Margaret Chase Smith Essay
Margaret Chase Smith and Me: The Importance of Leadership
Recognizing Margaret Chase Smith’s support for women in the Armed Services, Vice Admiral Nora Tyson, retired, examines the concept of leadership as it relates to her 38-year career in the US Navy.
Margaret Chase Smith High School Student Essay Contest
Democracy Needs a Free Press
Each year the Margaret Chase Smith Library sponsors an essay contest for high school seniors. The essay prompt for 2018 concerned the importance of a free press. This is the first-place essay, written by Cassidy Lessner.
Universal Basic Income: Policy Options at National, State, and Local Levels
In this Commentary, Michael W. Howard addresses the questions: What is a basic income? Is it a desirable and feasible policy? And could such a policy be implemented on a state or local level?
Interview with Artist Rob Shetterly
Artist Rob Shetterly has been creating MPR covers for 20 years. In this article he describes his artistic ambition to be a surrealist, that is, to create visual metaphors for the issues he thought most important and how he brings that sensibility to Maine Policy Review covers.
Reflections: MPR and the World: Connections, Conversations, and Outreach
Linda Silka reflects on this issue and on MPR’s outreach efforts.
Maine’s Public Estate and Conservation Lands: Brief History and Assessment
by Lloyd Irland
In contrast to other northeastern states, the first conservation movement at the turn of the twentieth century passed Maine by. New Deal conservation programs likewise had little impact here, though several seeds were sown. In a state where public access to open rural land and North Woods lakes and rivers was extensively available, there was no perceived need for a public land system. In southern Maine by the 1990s, sprawl and No Trespassing signs became more visible. In the North Woods, large sales of former paper company land shook confidence that public access to land would continue. In a historic burst of activity, state and federal programs, aided by several nongovernmental organizations, made land and easement acquisitions that in a short time brought 21 percent of Maine’s land into its conservation estate. During this period of activity, a number of baffling policy issues were left largely on autopilot; this article closes with a brief and selective list of them.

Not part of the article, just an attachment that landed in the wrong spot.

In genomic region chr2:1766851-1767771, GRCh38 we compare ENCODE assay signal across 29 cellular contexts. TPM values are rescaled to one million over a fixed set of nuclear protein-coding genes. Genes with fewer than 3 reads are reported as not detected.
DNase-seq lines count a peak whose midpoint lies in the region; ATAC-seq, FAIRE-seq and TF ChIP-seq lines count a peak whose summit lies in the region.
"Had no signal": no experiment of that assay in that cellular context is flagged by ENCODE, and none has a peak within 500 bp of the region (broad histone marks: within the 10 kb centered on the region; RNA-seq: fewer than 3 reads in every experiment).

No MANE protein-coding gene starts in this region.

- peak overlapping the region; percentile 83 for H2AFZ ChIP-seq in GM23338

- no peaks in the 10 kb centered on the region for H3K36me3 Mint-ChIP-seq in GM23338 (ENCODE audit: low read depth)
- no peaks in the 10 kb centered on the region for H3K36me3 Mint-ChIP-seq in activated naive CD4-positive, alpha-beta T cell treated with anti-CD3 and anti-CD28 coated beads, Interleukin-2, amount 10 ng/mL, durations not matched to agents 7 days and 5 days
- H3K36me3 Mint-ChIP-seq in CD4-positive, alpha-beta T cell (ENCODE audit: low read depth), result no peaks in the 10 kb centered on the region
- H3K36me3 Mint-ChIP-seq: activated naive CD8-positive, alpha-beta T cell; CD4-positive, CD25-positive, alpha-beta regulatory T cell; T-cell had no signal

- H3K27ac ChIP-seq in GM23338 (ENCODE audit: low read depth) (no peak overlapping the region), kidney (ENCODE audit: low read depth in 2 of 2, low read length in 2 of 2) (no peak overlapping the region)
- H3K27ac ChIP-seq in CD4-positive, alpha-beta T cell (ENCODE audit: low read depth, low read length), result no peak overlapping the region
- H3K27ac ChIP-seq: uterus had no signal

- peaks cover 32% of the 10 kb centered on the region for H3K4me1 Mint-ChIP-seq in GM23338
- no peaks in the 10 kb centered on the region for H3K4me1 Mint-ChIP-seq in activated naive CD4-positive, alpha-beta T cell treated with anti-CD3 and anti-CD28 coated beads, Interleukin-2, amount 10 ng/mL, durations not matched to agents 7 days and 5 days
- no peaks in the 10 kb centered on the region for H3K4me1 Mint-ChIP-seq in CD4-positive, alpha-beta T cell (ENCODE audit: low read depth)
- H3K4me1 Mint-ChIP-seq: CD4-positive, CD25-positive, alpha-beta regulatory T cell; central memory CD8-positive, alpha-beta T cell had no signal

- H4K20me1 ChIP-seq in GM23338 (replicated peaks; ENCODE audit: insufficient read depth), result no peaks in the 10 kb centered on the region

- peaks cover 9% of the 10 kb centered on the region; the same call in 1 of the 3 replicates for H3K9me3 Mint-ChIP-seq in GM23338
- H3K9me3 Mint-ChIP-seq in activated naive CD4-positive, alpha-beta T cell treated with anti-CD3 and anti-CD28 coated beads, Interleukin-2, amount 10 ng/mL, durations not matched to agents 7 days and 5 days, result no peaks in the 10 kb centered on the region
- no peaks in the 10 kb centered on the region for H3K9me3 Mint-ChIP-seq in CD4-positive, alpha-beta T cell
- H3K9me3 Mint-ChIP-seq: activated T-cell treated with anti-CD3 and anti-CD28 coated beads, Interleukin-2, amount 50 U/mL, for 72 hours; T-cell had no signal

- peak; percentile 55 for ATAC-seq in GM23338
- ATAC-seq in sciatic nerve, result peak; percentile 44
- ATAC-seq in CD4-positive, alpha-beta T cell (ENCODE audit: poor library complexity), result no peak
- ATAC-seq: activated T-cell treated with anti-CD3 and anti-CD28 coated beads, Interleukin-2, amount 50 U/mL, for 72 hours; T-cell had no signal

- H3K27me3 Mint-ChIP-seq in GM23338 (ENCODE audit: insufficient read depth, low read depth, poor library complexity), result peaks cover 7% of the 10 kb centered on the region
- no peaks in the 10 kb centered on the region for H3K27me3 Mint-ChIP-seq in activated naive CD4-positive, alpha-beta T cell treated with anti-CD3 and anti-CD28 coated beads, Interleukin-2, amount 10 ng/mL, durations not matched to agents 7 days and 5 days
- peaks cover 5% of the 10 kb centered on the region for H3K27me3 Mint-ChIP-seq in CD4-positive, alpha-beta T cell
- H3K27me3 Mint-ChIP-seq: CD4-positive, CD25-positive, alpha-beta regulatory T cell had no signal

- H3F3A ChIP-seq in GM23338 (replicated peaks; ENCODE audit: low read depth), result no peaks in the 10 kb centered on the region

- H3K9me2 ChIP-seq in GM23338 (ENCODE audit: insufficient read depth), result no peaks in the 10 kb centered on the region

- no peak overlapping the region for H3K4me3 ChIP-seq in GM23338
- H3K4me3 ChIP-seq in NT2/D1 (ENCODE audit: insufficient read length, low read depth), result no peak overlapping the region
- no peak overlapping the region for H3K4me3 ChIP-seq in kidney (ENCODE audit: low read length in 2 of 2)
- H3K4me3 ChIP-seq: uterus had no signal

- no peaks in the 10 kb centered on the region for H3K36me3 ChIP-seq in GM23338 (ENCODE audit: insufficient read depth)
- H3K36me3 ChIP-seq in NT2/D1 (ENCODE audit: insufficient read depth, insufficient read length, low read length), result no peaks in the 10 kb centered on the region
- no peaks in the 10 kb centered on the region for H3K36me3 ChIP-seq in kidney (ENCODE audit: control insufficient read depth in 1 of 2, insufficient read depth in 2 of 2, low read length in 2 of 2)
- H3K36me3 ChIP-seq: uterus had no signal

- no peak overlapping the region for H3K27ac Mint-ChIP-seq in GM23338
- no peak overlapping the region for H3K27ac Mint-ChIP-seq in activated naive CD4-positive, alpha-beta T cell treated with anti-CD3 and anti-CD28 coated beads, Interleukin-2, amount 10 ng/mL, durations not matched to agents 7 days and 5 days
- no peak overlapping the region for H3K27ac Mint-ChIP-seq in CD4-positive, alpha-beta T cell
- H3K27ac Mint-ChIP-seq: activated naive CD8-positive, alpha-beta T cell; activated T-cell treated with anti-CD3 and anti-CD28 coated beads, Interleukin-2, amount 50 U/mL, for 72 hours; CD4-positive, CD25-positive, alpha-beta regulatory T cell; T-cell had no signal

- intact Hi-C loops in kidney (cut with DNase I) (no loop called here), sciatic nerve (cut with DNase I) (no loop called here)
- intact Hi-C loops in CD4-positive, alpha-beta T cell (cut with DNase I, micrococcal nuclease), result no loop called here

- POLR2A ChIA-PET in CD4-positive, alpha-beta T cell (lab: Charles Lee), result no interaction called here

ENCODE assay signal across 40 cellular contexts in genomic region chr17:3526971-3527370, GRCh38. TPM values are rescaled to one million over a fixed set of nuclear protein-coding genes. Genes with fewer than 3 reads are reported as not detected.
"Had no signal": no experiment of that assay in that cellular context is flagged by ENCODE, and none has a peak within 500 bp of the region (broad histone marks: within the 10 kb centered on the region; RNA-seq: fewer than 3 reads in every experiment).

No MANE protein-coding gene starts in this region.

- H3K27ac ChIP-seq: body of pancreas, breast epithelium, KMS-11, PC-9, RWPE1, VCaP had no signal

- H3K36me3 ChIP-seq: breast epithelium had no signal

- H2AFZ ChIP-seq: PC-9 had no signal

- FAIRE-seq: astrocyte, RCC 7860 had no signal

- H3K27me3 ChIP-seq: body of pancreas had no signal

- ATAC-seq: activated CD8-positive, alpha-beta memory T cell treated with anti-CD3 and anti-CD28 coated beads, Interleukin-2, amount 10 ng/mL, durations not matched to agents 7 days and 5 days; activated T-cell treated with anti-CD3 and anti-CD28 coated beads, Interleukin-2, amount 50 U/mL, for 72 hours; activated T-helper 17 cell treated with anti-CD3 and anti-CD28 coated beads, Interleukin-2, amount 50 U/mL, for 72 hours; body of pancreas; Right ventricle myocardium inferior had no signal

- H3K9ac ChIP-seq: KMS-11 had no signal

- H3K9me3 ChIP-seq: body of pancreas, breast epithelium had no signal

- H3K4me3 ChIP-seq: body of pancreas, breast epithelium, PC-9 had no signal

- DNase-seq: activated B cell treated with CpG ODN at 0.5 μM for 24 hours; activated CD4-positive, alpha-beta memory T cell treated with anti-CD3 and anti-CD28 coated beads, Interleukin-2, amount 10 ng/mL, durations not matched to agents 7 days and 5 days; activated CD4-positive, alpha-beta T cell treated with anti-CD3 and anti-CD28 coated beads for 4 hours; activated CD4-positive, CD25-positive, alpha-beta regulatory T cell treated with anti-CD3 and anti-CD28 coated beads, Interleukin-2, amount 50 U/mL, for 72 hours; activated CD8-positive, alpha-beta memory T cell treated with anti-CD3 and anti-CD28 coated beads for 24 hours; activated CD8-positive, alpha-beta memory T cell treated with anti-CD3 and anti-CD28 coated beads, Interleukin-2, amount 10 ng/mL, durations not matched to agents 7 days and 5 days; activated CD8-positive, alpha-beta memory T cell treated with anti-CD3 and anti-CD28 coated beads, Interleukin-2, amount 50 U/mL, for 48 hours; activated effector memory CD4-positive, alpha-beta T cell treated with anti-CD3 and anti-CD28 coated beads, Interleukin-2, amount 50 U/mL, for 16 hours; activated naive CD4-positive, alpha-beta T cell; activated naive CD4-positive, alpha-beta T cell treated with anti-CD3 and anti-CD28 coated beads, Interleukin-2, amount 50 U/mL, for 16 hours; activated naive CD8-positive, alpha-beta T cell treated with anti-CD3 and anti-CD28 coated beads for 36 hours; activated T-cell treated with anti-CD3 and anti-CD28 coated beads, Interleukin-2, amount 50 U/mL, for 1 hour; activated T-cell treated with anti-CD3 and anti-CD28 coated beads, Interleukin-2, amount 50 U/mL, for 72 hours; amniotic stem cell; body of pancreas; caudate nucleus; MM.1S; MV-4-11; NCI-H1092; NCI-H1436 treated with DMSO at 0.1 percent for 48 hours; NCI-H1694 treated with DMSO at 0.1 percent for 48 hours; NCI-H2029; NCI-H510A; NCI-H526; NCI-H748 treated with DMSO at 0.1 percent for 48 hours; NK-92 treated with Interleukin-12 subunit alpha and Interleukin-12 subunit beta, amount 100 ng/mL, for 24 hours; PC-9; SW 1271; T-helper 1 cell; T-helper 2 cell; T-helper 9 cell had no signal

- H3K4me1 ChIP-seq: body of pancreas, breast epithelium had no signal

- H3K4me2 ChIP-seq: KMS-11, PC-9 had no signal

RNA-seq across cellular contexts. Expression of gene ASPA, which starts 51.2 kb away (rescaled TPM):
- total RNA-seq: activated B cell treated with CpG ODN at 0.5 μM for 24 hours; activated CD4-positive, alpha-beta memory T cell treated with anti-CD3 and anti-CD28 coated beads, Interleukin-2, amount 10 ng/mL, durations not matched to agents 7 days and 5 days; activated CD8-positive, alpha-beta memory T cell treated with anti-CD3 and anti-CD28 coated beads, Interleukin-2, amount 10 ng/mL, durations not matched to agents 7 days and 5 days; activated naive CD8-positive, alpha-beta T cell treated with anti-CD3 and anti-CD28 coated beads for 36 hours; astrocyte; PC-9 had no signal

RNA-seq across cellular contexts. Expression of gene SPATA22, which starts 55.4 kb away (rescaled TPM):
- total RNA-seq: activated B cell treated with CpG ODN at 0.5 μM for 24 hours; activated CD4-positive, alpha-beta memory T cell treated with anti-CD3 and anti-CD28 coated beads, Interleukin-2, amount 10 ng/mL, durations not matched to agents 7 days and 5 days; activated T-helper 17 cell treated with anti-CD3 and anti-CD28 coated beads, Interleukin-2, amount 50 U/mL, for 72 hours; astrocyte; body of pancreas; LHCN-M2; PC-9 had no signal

How Well Is Maine Doing? Comparing Well-Being across Maine Counties
by Angela Daley, Andrew Crawley, Muntasir Rahman, Jake Demosthenes, and Erin Lyons
Maine has experienced major challenges over the last decade including recession, stagnant recovery, and industrial and population decline. But by some measures, Maine is still seen as one of the best in the United States for well-being. In this paper, we critique the notion of what well-being is and how it is measured. Based on the Organisation for Economic Co-operation and Development’s Better Life Initiative, we then propose and construct an index to compare well-being across Maine counties. Our work gives new insights on the types of challenges counties are facing and provides policymakers a new way of empirically understanding these problems.
Cafeteria Waste Reduction Programs in Three Southern Maine Elementary Schools: A Waste Audit Analysis
by Jeremy Ravenelle
Solid waste is a serious environmental problem in the modern world. School cafeterias are one source of food and packaging waste that must be dealt with. Reducing the amount of cafeteria waste disposed of as trash through source reduction, recycling, and composting will not only improve environmental outcomes, but will also teach students about sustainability and save schools money. Waste audits at three elementary schools in southern Maine reveal that there are major differences in how effectively waste is sorted and the types and quantity of waste generated per student. Overall waste diversion was measured at 67 percent or greater at all three schools, with an average of 69 percent among the two schools where organics were measured. While there is still work to be done at all three schools, the programs have a major impact even in their current state.
Improving the Health of Communities through Population Health Assessments
by Ron Deprez and Chloe Manchester
This paper describes a comprehensive, science-based approach for conducting a population health assessment (PHA), a process for identifying upstream nonmedical, social and economic determinants of health in a community, including risk factors associated with poor health status. A PHA focuses on diagnosing and improving population health disparities using public, private, and community-based strategies and resources. The paper traces the evolution of PHAs from community health needs assessments and community benefits planning. It describes the PHA process, methods, data, and analytical techniques that permit the identification of specific underlying factors in a community that adversely affect health. It also suggests criteria to prioritize health issues and strategies that help communities implement sustainable policy, infrastructure, or services improvements.